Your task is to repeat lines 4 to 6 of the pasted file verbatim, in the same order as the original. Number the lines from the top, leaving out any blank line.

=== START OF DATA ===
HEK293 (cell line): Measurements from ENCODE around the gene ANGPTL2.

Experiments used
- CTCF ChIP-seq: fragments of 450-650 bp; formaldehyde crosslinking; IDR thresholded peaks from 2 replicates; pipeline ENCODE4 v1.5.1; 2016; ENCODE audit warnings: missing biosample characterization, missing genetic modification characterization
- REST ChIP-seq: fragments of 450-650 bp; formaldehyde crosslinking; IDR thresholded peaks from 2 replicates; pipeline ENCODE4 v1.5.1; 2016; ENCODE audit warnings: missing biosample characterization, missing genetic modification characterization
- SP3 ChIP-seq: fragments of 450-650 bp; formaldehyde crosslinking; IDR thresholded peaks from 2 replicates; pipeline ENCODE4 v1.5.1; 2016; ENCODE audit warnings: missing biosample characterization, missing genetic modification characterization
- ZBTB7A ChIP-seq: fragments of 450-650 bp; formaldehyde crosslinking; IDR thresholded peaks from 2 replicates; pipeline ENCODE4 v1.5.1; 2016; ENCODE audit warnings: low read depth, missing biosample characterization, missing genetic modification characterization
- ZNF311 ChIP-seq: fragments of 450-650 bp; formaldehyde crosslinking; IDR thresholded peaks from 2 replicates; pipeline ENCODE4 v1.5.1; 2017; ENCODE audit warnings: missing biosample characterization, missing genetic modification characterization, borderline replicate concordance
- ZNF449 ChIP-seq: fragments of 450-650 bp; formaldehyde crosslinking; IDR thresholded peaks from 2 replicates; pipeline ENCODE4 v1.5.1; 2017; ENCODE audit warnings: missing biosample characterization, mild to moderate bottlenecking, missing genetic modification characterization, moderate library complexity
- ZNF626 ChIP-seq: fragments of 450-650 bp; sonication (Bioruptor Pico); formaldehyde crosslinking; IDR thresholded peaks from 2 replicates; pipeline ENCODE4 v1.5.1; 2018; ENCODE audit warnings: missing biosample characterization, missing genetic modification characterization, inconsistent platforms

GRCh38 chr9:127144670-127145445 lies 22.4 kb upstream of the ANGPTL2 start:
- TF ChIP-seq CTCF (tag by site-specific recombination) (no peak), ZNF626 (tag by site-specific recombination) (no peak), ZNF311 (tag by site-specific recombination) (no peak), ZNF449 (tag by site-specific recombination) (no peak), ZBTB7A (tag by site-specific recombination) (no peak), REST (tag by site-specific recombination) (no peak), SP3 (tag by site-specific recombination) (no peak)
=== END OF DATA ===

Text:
- REST ChIP-seq: fragments of 450-650 bp; formaldehyde crosslinking; IDR thresholded peaks from 2 replicates; pipeline ENCODE4 v1.5.1; 2016; ENCODE audit warnings: missing biosample characterization, missing genetic modification characterization
- SP3 ChIP-seq: fragments of 450-650 bp; formaldehyde crosslinking; IDR thresholded peaks from 2 replicates; pipeline ENCODE4 v1.5.1; 2016; ENCODE audit warnings: missing biosample characterization, missing genetic modification characterization
- ZBTB7A ChIP-seq: fragments of 450-650 bp; formaldehyde crosslinking; IDR thresholded peaks from 2 replicates; pipeline ENCODE4 v1.5.1; 2016; ENCODE audit warnings: low read depth, missing biosample characterization, missing genetic modification characterization